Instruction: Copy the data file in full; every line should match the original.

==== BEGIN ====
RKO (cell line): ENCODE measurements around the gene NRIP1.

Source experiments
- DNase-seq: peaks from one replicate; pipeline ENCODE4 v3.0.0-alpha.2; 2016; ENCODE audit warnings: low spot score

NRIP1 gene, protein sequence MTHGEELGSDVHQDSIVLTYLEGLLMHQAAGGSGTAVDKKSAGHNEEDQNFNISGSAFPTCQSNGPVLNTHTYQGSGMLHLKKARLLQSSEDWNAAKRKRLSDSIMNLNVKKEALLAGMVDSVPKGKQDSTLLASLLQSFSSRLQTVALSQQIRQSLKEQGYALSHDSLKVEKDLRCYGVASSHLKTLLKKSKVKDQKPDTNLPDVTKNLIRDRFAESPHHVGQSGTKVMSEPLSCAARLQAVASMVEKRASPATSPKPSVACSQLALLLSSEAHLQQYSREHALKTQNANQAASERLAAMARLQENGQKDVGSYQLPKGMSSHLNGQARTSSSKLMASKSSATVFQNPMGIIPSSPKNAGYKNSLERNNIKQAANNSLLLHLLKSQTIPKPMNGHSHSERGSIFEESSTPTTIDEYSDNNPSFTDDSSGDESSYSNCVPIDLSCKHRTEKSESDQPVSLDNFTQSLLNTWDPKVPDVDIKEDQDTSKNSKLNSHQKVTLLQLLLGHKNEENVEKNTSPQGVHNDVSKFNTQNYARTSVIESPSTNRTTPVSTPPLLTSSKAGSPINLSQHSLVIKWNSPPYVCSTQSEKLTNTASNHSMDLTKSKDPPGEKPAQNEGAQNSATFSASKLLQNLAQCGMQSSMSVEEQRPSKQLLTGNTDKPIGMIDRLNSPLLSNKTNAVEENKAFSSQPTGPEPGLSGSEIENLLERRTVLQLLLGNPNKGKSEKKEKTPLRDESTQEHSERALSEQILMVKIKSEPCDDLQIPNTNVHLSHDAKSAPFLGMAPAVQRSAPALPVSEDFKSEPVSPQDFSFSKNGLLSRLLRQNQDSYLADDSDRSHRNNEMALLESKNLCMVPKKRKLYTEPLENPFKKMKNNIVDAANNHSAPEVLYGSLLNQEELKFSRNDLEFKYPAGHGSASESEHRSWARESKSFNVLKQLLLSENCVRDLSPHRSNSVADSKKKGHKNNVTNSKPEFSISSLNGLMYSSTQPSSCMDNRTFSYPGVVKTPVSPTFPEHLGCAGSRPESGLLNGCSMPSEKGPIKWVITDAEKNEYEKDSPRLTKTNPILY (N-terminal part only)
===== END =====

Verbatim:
RKO (cell line): ENCODE measurements around the gene NRIP1.

Source experiments
- DNase-seq: peaks from one replicate; pipeline ENCODE4 v3.0.0-alpha.2; 2016; ENCODE audit warnings: low spot score

NRIP1 gene, protein sequence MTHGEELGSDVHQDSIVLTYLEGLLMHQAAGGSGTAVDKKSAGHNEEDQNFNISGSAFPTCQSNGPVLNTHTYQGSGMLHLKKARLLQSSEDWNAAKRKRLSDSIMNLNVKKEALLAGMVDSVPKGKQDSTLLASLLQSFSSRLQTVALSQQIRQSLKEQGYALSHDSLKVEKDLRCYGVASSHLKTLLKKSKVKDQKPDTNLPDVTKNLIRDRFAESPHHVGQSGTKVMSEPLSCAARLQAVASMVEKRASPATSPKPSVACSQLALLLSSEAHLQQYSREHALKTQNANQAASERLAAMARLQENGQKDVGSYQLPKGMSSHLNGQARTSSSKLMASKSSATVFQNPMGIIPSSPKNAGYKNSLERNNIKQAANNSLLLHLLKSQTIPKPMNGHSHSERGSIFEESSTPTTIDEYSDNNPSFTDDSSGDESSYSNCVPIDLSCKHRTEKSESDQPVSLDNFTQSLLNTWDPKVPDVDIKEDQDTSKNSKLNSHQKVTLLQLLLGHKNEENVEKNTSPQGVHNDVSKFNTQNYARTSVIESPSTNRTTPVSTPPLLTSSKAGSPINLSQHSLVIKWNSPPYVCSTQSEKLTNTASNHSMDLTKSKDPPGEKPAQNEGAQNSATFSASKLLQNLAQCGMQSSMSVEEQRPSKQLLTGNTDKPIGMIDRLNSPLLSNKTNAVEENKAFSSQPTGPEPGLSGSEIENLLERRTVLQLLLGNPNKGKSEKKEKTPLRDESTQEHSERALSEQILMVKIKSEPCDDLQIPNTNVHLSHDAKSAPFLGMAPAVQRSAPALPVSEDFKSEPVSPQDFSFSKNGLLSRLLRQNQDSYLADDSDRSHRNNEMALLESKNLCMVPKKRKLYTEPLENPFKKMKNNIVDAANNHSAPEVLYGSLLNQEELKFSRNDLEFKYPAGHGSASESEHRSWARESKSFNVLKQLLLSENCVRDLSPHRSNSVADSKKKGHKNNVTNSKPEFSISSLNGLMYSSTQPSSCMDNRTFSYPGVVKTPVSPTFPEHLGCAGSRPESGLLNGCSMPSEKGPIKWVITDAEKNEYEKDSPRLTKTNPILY (N-terminal part only)